All I want for Christmas: Employment law issues arising from the office Christmas party
The street decorations are up, a series of seasonal adverts are on the telly, and Slade can be heard everywhere you go: it’s Christmas! And for employers, this means the annual headache of the Christmas party and the various issues that come with it. By knowing the risks and taking steps to reduce them, employers can ensure that the Christmas party is not a launch pad for grievances and/or employment tribunal claims.
The conduct of staff members at an office party is generally considered to be in the course of their employment, even if the party takes place off the company’s premises and outside of working hours. Managers are therefore still responsible for the conduct of their staff, and should ensure that their staff are aware of the level of behaviour expected of them. Employers should ensure that they have taken all reasonable steps to prevent misconduct; a sensible starting point is to dismiss, from the outset, the notion that “anything goes” at the Christmas party.
In addition to preventative measures, employers should have in place a fair procedure to consider any complaints from staff members and staff should be reminded of the procedure in advance of the party. Any failure to deal with a grievance properly and in accordance with the company’s procedures may result in a claim to the employment tribunal, whether on the grounds of discrimination, harassment or a breach of contract.
Most issues that arise from Christmas parties stem from the provision of alcohol. If staff are expected to come into work the following day, be sure to notify staff that they can be disciplined for any unauthorised absence. That said, if staff are expected to return to work immediately after an event and alcohol has been provided by the employer, it may be unfair to dismiss an employee by reason of misconduct due to the fact that the employee is under the influence. Encouraging or condoning consumption of alcohol during the party will be a mitigating factor if the matter is taken to an employment tribunal. Ensuring that sufficient non-alcoholic beverages are available to those under eighteen, and those not wishing to have alcohol, especially if this is on religious grounds, will help to avoid causing offence and encourage sensible drinking. Focusing the party around a meal or entertainment rather than the provision of drinks will ensure that those who do not drink alcohol feel included.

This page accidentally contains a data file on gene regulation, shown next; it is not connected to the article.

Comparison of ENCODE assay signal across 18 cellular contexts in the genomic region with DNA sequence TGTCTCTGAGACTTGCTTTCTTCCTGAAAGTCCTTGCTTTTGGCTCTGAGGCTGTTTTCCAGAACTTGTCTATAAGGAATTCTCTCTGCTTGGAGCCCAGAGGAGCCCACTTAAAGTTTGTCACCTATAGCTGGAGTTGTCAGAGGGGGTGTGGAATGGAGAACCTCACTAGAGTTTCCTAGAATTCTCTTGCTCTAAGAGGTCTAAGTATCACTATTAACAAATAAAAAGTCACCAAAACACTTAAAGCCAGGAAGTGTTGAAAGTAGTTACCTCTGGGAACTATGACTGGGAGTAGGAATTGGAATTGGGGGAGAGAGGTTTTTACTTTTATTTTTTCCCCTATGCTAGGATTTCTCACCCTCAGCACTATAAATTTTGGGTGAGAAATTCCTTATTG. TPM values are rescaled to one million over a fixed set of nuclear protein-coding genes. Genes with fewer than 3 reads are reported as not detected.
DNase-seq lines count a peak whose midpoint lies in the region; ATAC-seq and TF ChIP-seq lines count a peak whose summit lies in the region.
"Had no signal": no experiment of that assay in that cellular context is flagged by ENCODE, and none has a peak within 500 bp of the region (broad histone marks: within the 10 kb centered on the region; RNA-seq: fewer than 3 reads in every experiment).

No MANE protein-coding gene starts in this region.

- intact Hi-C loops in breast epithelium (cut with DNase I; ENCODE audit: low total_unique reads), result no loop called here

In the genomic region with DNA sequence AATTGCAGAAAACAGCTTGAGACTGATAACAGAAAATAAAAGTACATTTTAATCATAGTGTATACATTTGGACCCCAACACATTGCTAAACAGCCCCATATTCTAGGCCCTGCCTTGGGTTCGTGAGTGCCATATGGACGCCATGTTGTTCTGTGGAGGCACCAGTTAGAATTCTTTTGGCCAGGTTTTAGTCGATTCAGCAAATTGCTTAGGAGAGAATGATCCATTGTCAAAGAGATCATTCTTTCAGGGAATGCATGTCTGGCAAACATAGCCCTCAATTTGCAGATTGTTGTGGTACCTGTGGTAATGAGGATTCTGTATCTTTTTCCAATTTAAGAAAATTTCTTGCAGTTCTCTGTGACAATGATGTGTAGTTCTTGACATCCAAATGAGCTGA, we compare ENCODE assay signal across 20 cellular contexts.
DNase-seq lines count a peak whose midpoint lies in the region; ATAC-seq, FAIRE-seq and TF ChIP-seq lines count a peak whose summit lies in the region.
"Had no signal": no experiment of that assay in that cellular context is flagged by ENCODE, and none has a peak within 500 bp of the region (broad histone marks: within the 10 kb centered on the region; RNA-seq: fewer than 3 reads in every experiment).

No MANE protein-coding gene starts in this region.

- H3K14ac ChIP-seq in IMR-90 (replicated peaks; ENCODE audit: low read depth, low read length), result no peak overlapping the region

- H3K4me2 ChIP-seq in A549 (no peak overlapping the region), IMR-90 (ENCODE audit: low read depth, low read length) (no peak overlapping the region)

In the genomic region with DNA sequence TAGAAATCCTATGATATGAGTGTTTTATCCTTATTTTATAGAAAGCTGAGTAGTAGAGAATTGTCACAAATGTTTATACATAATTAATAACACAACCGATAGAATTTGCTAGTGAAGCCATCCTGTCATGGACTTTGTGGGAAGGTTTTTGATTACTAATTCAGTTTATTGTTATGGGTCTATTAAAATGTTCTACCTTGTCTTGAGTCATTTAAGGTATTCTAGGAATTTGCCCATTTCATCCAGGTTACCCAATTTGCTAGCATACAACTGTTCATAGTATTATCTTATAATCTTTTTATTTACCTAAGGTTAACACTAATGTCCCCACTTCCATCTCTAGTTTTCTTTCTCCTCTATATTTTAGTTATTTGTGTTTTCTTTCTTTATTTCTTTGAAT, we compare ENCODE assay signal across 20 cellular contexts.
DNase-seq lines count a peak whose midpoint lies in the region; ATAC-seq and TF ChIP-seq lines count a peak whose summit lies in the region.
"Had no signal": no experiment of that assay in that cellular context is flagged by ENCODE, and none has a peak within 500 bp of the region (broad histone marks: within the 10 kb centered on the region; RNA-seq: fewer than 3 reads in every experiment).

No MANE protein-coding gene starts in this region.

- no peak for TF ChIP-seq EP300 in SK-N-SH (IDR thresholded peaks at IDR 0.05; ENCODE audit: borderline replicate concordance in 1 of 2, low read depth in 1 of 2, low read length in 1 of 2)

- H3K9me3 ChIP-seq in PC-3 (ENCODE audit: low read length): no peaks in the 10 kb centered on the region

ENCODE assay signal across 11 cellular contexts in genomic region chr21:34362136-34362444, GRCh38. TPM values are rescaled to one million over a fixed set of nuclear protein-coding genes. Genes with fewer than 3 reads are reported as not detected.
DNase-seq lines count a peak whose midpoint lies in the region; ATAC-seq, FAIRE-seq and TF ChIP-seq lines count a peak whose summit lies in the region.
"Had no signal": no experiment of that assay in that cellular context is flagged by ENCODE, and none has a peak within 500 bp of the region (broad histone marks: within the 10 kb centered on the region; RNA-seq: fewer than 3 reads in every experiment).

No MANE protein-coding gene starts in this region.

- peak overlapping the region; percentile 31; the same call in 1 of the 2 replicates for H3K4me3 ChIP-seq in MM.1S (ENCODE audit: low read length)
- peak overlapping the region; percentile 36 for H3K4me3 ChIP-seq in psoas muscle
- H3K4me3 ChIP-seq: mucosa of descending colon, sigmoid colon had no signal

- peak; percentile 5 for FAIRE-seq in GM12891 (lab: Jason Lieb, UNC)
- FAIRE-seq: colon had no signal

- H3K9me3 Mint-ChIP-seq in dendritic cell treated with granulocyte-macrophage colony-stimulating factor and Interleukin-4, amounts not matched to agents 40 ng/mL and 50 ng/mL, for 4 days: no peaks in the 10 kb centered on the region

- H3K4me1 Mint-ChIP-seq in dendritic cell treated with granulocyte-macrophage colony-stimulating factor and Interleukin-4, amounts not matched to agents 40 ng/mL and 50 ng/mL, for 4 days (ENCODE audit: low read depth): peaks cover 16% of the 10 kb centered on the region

Keep in mind that an employer’s duty of care extends beyond the Christmas party, and as such employers should not allow anyone who has consumed alcohol to drive when leaving the party – provision of buses or coaches or preparing for the additional costs of taxis may help.
Managers will sometimes feel the effects of alcohol too, and may make a drunken promise to an employee, such as a pay rise or a bonus. Whilst such a promise may not always be enforceable by the employee, employers run the risk of an employment tribunal claim if such a promise is made.
Be sure to consider all elements of the party, such as the venue, the food and the entertainment, to ensure that offence is not caused and that reasonable steps have been taken to cater for all employees. For example, employers may face claims from employees if there is offensive material in a booked entertainer’s act. As such, employers should be sure to book suitable entertainment which will not include any comments that may be deemed as discriminatory or harassment. Meat-free options should be provided for vegetarians and those with restricted diets due to their religion, and every effort should be made to ensure the venue is accessible for any employee with a disability.
Christmas decorations should also be tasteful so as not to cause offence; mistletoe can be dangerous for obvious reasons. The most common decorations – trees, tinsel, lights, etc. – are traditional rather than religious, and so are unlikely to be offensive, and even a nativity scene or Christian symbols on cards or decorations are unlikely to cause offense. However, try to keep in mind the sensitivities of your employees, and handle any complaint seriously and fairly. Oh and make sure those Secret Santa gifts are tasteful and inoffensive.
The most important thing is to ensure that all staff enjoy themselves without overstepping these boundaries, and that all employees feel included in the festivities regardless of their religious beliefs. Ensuring that the risks have been considered and prepared for, and that there are suitable policies and procedures in place, will leave employers free to enjoy the party rather than worry about what the following day may bring.
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